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Author Cinzano, P.; Falchi, F.; Elvidge, C.D. url  doi
openurl 
  Title Naked-eye star visibility and limiting magnitude mapped from DMSP-OLS satellite data Type Journal Article
  Year 2001 Publication Monthly Notices of the Royal Astronomical Society Abbreviated Journal Monthly Notices of the Royal Astronomical Society  
  Volume 323 Issue 1 Pages 34-46  
  Keywords light at night; remote sensing; GTOPO30; DMSP; light pollution; modeling; mapping  
  Abstract We extend the method introduced by Cinzano et al. (2000a) to map the artificial sky brightness in large territories from DMSP satellite data, in order to map the naked eye star visibility and telescopic limiting magnitudes. For these purposes we take into account the altitude of each land area from GTOPO30 world elevation data, the natural sky brightness in the chosen sky direction, based on Garstang modelling, the eye capability with naked eye or a telescope, based on the Schaefer (1990) and Garstang (2000b) approach, and the stellar extinction in the visual photometric band. For near zenith sky directions we also take into account screening by terrain elevation. Maps of naked eye star visibility and telescopic limiting magnitudes are useful to quantify the capability of the population to perceive our Universe, to evaluate the future evolution, to make cross correlations with statistical parameters and to recognize areas where astronomical observations or popularisation can still acceptably be made. We present, as an application, maps of naked eye star visibility and total sky brightness in V band in Europe at the zenith with a resolution of approximately 1 km.  
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  Series Volume Series Issue Edition  
  ISSN 0035-8711 ISBN Medium  
  Area Expedition Conference  
  Notes Approved no  
  Call Number IDA @ john @ Serial (down) 175  
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Author Troy, J.R.; Holmes, N.D.; Green, M.C. url  doi
openurl 
  Title Modeling artificial light viewed by fledgling seabirds Type Journal Article
  Year 2011 Publication Ecosphere Abbreviated Journal Ecosphere  
  Volume 2 Issue 10 Pages art109  
  Keywords artificial light; fallout; Hydrobatidae; modeling; Newell's Shearwater; Procellariidae; Puffinus newelli; birds  
  Abstract Artificial light is increasing in coverage across the surface of our planet, impacting the behavioral ecology of many organisms. Attraction to sources of artificial light is a significant threat to certain fledgling shearwaters, petrels (Procellariidae), and storm-petrels (Hydrobatidae) on their first nocturnal flights to the sea. Disorientation by light can cause these birds to crash into vegetation or manmade structures, potentially resulting in death from physical injury, starvation, dehydration, predation by introduced predators, or collisions with vehicles. We developed a GIS-based method to model the intensity of artificial light that fledgling procellariids and hydrobatids could view en route to the ocean (to estimate the degree of threat that artificial light poses to these birds) and present two models for the island of Kauai as examples. These models are particularly relevant to the federally threatened Newell's Shearwater, or `A`o (Puffinus newelli), of which >30,000 fledglings have been collected in response to disorientation by lights on Kauai during the past 30 years. Our models suggest that there are few to no portions of Kauai from which young birds could fledge and not view light on their post-natal nocturnal flights, which is concerning given evidence of a Newell's Shearwater population decline. In future work using this technique, night light intensity layers could be altered to model the effects of modified coastal light conditions on known and potential procellariid and hydrobatid breeding locations. Furthermore, certain methods presented herein may be applicable to other seabirds and additional taxa in which attraction to anthropogenic light poses a serious threat, including migratory passerines and hatchling marine turtles. Components of this modeling approach could potentially be used to spatially estimate effects of other point-source threats to ecological systems, including sound and air pollution.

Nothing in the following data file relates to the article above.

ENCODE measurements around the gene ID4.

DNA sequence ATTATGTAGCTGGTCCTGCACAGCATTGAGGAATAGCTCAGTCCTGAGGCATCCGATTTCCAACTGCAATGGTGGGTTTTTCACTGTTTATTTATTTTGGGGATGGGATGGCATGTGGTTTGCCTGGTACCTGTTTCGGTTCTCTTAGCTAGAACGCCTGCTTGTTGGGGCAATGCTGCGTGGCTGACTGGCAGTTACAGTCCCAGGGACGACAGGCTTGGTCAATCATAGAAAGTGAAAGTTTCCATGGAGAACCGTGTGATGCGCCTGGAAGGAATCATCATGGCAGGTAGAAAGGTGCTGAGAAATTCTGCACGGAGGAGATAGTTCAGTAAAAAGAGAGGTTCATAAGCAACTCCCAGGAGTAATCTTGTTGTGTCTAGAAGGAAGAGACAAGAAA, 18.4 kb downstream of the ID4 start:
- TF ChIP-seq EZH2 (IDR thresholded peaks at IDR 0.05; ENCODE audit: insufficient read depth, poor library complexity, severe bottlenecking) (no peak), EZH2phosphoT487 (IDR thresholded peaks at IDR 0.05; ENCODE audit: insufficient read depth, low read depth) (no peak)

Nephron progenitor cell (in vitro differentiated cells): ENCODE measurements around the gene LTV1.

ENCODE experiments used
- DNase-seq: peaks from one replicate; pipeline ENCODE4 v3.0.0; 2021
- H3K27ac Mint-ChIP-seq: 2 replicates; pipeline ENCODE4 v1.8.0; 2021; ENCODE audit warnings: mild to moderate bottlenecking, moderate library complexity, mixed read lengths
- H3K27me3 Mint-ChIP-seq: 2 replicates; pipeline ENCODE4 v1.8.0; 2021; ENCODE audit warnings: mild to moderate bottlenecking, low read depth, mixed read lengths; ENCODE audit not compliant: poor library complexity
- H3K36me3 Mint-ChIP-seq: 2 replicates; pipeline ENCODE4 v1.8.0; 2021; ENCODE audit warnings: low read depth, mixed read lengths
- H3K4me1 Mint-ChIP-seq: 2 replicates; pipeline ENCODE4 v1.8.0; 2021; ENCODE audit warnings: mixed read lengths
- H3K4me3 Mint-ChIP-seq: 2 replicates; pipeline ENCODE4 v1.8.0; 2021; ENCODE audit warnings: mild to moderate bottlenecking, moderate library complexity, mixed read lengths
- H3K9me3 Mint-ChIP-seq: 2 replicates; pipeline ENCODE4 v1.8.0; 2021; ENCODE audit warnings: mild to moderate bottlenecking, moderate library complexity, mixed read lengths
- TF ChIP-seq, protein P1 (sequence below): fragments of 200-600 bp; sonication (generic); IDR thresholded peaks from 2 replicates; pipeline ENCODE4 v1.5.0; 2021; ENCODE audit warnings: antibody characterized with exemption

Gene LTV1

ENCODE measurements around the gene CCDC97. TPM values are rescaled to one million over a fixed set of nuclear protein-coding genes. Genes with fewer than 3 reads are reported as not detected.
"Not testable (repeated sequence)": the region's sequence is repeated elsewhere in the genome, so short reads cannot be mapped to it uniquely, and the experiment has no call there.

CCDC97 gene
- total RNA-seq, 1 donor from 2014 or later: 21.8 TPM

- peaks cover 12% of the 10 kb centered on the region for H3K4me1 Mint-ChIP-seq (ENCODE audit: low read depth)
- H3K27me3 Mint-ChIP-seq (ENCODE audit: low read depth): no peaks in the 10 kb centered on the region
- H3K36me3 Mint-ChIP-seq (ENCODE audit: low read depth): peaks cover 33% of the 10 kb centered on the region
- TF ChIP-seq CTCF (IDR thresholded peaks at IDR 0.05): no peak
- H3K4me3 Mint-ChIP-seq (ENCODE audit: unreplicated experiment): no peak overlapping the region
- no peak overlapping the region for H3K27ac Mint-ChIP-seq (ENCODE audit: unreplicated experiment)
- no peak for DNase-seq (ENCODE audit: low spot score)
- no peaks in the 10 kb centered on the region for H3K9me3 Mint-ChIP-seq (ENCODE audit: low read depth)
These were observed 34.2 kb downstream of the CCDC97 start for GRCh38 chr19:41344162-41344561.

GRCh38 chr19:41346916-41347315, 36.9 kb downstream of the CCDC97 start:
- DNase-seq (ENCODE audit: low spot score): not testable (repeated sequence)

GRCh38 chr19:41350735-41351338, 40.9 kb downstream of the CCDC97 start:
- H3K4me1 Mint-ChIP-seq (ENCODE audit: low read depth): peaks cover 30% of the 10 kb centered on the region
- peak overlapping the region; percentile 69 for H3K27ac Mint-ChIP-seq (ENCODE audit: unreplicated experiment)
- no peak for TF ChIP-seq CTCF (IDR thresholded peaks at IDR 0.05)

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  Series Volume Series Issue Edition  
  ISSN 2150-8925 ISBN Medium  
  Area Expedition Conference  
  Notes Approved no  
  Call Number IDA @ john @ Serial (down) 60  
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